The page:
For many poor children in the Dominican Republic, baseball offers a chance at a better life. Alex Garcia grew up playing the game, but his life changed when he found mixed martial arts.
MMA gave Garcia the adrenaline rush he didn’t get from baseball, and he was hooked from his first fight. Now, he’s a UFC welterweight. This Saturday, he fights Mike “Quick” Swick at UFC 189 at the MGM Grand Garden Arena in Las Vegas. But Garcia could generate serious power with a bat. For proof of that, watch his December 2013 Octagon debut, and the vicious punches he threw to KO Ben Wall in 43 seconds.
“I probably had the talent (to be a professional baseball player), but it wasn’t my thing; I didn’t like it that much. What I love to do is what I do now, that’s why I made the switch and I think any decision (I make) in life I’m always happy with the situation. Baseball was good at the time but it wasn’t the sport for me. And mixed martial arts was what I wanted to do, and I switched.”
While Garcia’s hometown of Cabarete is a beachside tourist destination, his early life wasn’t easy. With his mother raising Garcia and his two sisters alone, money was scarce. Garcia would walk an hour each way to school as a child. At age 12, he needed a part-time job to help support his family.
While Garcia now lives in Montreal and fights for the famed Tristar Gym, he shares a common motivator with the scores of Dominican baseball players looking to make the Major Leagues. He wants to make life easier for his family back home.
“(Helping my family) It’s one of the motivations for me every day, to try and get better and grinding myself to become a better athlete because I definitely want to help my family in every different way I can help them. I come from a very tough family; we help each other all the time, and I was raised that way, so I’m looking forward to making things happen for my family and also for my own family in the future.”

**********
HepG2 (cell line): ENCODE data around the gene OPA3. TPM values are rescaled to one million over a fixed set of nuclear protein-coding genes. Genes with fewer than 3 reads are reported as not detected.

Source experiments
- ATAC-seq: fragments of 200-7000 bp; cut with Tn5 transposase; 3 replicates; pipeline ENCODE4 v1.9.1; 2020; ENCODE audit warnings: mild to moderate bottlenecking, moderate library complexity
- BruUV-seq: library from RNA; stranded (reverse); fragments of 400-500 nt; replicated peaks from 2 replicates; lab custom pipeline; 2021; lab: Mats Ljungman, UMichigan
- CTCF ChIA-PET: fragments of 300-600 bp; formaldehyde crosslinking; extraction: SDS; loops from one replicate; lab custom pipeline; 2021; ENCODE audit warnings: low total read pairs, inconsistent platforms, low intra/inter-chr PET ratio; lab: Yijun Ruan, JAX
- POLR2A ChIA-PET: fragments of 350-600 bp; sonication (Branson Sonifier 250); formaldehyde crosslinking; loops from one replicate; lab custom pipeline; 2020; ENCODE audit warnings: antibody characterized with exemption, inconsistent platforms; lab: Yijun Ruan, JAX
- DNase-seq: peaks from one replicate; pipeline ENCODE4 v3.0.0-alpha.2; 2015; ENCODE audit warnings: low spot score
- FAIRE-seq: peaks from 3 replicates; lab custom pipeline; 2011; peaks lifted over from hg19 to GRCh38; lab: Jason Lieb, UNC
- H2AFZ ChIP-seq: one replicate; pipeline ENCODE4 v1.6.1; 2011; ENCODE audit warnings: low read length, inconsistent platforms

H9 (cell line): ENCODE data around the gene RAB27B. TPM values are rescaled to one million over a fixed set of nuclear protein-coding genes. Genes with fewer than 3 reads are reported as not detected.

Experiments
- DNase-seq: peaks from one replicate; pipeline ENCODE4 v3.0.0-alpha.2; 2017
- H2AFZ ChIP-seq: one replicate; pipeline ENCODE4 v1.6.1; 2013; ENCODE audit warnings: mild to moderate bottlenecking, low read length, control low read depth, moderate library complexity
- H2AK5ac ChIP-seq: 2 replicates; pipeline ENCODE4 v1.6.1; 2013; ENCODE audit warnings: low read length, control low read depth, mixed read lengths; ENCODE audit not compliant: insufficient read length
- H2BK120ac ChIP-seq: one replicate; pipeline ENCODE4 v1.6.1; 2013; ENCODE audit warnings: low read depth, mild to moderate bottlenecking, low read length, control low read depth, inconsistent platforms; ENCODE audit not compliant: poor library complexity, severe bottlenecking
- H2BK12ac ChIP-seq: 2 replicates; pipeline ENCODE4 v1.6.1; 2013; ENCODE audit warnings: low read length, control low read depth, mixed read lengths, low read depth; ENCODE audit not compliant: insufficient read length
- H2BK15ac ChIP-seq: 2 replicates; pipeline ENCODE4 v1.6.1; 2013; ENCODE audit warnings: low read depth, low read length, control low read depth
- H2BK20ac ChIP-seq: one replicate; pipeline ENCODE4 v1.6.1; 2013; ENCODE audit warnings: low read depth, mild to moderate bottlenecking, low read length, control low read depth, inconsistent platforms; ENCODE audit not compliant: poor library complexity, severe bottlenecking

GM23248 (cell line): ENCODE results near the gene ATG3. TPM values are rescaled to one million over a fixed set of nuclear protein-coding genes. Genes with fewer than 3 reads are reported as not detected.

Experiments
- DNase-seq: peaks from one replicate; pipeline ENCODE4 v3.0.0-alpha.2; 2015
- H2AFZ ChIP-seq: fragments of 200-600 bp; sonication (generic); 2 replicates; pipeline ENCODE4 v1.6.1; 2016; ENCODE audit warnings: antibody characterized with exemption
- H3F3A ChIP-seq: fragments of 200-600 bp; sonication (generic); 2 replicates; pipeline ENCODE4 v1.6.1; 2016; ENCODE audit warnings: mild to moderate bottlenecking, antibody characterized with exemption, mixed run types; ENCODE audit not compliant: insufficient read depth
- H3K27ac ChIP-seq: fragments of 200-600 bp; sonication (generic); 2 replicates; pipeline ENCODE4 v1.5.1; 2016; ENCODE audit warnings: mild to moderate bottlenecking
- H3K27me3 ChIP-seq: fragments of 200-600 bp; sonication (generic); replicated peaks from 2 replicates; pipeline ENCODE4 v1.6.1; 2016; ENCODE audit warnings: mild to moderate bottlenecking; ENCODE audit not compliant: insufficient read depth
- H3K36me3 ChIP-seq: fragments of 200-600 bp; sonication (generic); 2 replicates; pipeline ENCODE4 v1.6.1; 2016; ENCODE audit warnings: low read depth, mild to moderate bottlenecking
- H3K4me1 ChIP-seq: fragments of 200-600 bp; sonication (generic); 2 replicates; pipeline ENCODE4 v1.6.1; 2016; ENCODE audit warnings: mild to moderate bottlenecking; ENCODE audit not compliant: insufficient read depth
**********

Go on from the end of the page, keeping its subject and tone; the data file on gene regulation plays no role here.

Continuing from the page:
Although the 27-year-old Garcia’s focus is his own fighting career, he may have a role in converting the next “Dominican Nightmare” from baseball to MMA.
“Me and my friends share (a MMA) school; we have kids (who train there). I always go back there and help as much as I can, in the very poor area of Cabarete,” Garcia said. “It’s not to benefit us; it’s for the community. We have all the kids around and they can come and train whenever they want and they don’t have to pay.”
It’s been ten months since Garcia’s last fight in the UFC’s Octagon, a close decision loss to Neil Magny. “The Dominican Nightmare” believes he deserved a win.
“It feels bad to lose a very close decision. I feel like the judges gave it to him. It feels bad but at the same time I’m not going to let this hold my career back. I have to try and keep doing better every time I compete.”
Garcia tore his ACL and meniscus early in the fight. While he pushed through the injury, it undoubtedly affected his performance. It’s also the reason he hasn’t fought since August 23, 2014, as he’s undergone two knee surgeries and rehabilitation.
It’s been tough, but he’s had help keeping positive from a fighter who knows the knee injury journey all too well, teammate and former UFC welterweight champion Georges St-Pierre.
“He’s been there twice; he definitely helped me out mentally with the situation. He gave me some advice during my rehab situation, he helped me in a lot of different ways, to keep my head high and be able to keep doing what I love to do.”
Swick is perhaps the most difficult test of Garcia’s career. A UFC veteran, he has the experience advantage, and with wins by KO and submission, he is dangerous everywhere.
And though Tristar is a smart team known for studying opponents, Swick (15-5 in MMA) hasn’t fought in over two years, which adds an element of the unknown.
“My coaches look (at video of Swick) more than me, but I also look because I like to study my opponents in general, and we come up with a formula together, and we break it down together, how we can beat him,” Garcia said. “But the thing is, there’s only so much we can do, because he was out for a while, so he’s going to come back a different athlete. So we do a little homework and the rest you just react in the moment.”
The heavy-handed Garcia, who also has a split decision victory over Sean Spencer in the UFC, is looking to score a knockout.
“I’m looking to have one of the greatest fights I can have. I love a great fight with a tough opponent, and I’m looking for the finish, looking to knock him out. First, second or third round, it doesn’t matter, but I’m looking for the finish, yes I am.”
A win over 36-year-old Swick will bring Garcia a step closer to one his ambitions. It’s a lofty goal considering the status of baseball in Garcia’s Caribbean homeland, but one that seems possible with the UFC now bigger than ever before.
“I’m definitely looking to be the most famous athlete from the Dominican Republic.”